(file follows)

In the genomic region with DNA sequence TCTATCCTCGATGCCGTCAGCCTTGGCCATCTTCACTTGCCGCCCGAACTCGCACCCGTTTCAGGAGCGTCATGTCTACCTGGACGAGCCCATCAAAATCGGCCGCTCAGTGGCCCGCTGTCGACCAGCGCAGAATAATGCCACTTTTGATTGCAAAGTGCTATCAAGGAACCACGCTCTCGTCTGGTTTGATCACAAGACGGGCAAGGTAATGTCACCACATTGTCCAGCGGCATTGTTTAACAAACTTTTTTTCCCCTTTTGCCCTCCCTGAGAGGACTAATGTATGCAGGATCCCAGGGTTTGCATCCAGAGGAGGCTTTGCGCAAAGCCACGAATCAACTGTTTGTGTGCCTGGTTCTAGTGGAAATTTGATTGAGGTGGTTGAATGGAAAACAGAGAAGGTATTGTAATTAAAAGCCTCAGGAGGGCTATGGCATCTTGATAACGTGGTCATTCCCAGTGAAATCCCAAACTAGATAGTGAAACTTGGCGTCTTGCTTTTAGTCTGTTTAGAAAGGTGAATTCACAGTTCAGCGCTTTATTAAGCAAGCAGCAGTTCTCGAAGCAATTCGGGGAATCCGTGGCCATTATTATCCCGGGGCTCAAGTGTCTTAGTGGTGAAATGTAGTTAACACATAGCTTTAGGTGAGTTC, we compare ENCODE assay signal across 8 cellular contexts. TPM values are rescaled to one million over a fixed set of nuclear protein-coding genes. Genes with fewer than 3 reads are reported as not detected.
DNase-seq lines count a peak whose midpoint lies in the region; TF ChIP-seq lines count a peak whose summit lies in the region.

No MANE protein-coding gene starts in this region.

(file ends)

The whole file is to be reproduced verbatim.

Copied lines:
In the genomic region with DNA sequence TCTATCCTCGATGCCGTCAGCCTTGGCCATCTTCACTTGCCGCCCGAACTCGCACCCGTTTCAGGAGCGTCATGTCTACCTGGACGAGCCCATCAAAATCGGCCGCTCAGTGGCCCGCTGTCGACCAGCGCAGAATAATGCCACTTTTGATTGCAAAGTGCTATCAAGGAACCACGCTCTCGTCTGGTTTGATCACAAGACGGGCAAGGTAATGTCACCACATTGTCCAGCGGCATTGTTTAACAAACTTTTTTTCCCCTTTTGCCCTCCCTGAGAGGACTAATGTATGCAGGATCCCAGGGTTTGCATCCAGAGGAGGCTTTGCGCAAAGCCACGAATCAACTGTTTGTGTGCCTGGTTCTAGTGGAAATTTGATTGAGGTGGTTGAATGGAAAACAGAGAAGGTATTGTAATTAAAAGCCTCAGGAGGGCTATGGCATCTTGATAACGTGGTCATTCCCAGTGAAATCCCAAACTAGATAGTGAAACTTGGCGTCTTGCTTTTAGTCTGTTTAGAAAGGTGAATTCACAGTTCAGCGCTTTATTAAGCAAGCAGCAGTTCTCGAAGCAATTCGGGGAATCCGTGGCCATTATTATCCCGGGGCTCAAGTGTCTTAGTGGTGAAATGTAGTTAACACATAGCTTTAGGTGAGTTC, we compare ENCODE assay signal across 8 cellular contexts. TPM values are rescaled to one million over a fixed set of nuclear protein-coding genes. Genes with fewer than 3 reads are reported as not detected.
DNase-seq lines count a peak whose midpoint lies in the region; TF ChIP-seq lines count a peak whose summit lies in the region.

No MANE protein-coding gene starts in this region.